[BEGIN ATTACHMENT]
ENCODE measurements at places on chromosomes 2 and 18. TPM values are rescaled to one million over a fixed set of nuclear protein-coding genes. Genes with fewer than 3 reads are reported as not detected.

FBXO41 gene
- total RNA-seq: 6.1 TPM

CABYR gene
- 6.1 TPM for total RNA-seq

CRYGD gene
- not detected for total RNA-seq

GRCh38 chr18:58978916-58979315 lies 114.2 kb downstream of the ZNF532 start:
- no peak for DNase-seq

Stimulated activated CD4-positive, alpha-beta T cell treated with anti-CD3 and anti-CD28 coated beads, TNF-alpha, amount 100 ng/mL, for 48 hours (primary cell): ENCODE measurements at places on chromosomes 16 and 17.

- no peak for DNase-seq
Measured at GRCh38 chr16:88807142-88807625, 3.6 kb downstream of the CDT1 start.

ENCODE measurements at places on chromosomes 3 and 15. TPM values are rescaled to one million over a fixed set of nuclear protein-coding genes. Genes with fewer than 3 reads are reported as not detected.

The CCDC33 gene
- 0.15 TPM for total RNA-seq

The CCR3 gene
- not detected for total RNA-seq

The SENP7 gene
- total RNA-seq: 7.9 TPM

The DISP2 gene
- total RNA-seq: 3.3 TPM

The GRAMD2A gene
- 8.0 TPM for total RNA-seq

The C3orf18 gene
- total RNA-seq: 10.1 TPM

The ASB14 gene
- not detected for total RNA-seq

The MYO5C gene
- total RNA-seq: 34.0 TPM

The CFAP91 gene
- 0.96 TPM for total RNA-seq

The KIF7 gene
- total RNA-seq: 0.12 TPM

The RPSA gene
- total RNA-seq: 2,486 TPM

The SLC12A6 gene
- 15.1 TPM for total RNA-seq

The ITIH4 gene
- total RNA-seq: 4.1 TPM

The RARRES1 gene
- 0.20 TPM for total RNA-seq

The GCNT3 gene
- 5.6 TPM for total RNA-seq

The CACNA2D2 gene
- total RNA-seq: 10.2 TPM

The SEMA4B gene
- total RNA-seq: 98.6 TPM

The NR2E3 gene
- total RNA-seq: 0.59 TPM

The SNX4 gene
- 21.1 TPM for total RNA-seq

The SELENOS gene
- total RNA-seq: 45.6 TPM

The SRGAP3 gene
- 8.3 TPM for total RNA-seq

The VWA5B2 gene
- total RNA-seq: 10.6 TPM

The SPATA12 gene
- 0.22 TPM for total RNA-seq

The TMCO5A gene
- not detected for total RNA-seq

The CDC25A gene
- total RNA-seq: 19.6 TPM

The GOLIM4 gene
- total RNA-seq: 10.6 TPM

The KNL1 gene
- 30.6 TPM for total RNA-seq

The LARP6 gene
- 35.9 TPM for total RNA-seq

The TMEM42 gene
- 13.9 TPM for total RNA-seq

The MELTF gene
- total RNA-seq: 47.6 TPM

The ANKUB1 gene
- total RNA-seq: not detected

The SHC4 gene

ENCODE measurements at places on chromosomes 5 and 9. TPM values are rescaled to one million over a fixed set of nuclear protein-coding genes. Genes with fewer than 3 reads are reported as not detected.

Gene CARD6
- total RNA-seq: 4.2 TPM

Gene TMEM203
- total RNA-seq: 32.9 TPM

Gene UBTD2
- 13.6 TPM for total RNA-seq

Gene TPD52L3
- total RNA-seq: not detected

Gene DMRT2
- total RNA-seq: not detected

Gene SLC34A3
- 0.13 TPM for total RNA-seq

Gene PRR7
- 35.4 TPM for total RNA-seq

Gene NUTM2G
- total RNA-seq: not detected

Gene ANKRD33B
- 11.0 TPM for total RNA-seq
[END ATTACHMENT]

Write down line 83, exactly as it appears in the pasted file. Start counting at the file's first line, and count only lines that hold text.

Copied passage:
- 13.6 TPM for total RNA-seq